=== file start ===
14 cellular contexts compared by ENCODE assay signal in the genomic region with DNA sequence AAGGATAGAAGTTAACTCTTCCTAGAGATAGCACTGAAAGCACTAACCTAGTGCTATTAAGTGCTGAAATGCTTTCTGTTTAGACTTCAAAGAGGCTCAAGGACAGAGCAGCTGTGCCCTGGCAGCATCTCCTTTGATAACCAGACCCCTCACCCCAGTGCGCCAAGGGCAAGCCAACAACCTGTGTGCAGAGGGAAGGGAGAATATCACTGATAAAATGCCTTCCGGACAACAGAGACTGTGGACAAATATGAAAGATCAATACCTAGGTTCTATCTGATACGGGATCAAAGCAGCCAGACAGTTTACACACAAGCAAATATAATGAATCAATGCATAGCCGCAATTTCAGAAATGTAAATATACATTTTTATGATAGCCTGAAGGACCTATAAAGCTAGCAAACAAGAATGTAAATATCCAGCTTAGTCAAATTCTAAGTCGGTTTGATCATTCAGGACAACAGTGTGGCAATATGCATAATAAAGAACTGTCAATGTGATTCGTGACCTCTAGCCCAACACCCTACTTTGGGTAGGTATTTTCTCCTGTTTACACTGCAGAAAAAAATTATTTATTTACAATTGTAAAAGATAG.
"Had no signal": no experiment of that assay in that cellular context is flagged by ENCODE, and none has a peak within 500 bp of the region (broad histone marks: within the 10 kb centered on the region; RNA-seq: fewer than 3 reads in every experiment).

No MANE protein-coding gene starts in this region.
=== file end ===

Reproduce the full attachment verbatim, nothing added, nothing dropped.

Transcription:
14 cellular contexts compared by ENCODE assay signal in the genomic region with DNA sequence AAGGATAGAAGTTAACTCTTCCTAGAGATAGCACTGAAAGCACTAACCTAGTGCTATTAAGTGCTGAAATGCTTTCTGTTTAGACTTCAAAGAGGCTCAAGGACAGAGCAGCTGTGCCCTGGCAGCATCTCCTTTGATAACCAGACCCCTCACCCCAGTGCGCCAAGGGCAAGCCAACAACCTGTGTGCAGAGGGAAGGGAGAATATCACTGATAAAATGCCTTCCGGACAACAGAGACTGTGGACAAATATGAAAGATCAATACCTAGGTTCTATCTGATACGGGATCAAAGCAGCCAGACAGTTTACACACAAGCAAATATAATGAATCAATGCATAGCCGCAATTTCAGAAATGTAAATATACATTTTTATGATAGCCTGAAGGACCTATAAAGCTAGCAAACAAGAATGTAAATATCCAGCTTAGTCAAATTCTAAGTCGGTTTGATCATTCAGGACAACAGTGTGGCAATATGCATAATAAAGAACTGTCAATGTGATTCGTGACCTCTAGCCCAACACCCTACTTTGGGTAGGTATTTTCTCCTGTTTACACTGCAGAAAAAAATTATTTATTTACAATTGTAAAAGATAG.
"Had no signal": no experiment of that assay in that cellular context is flagged by ENCODE, and none has a peak within 500 bp of the region (broad histone marks: within the 10 kb centered on the region; RNA-seq: fewer than 3 reads in every experiment).

No MANE protein-coding gene starts in this region.